Fragments of a Life
by Judith Rucki
The same question inevitably came up in every literature class. “What did the author mean?” That always annoyed me. Yes, sometimes it appeared obvious what the author meant, but do we ever really know? I always preferred the question, “What does this mean to you?” For me, poetry is akin to painting with words. There may be symbolism and deep meaning behind the work. Sometimes it’s just something pretty to be enjoyed. The best I can hope is that anyone who reads this small book of poems travels to the place where dreams begin and memories endure.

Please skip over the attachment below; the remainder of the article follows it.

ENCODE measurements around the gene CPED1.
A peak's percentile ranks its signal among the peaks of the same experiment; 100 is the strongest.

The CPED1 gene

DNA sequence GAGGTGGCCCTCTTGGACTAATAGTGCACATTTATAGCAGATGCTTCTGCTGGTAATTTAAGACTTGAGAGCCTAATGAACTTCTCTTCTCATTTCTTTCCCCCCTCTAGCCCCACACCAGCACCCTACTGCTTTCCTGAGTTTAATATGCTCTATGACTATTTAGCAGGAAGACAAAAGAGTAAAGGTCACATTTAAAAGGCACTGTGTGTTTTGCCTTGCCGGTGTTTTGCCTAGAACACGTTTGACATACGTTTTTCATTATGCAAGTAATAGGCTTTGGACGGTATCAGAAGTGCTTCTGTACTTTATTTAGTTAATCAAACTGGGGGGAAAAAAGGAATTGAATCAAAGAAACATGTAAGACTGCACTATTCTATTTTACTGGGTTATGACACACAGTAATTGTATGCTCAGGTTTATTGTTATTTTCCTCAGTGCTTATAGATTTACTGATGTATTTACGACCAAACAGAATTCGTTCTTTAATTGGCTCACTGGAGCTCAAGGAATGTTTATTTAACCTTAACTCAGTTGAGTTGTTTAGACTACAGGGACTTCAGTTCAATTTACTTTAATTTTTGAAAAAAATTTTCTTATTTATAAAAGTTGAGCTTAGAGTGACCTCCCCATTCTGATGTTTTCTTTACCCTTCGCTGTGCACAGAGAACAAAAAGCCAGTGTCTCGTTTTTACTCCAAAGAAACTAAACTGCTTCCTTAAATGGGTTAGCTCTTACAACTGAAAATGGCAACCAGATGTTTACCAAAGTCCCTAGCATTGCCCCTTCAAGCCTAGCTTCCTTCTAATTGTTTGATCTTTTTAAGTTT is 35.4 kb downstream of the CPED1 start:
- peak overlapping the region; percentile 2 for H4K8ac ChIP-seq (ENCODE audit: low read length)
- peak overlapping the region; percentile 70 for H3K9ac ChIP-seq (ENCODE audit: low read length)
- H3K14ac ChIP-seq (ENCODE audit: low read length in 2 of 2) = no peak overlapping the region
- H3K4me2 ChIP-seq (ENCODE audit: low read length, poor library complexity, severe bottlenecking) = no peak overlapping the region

Dennis is Different
A Story of Autism and Acceptance
Written by Amanda Dickerman and Illustrated by Sarah Winks-Leo
Dennis is Different was written to provide parents and teachers with the opportunity to show that children with autism, although a little different, are still children. Educating the young about autism is the best way to eliminate the exclusion some autistic children endure. We are all a little different, but those differences makes us who we are and no one should suffer for being who they are. Just ask Dennis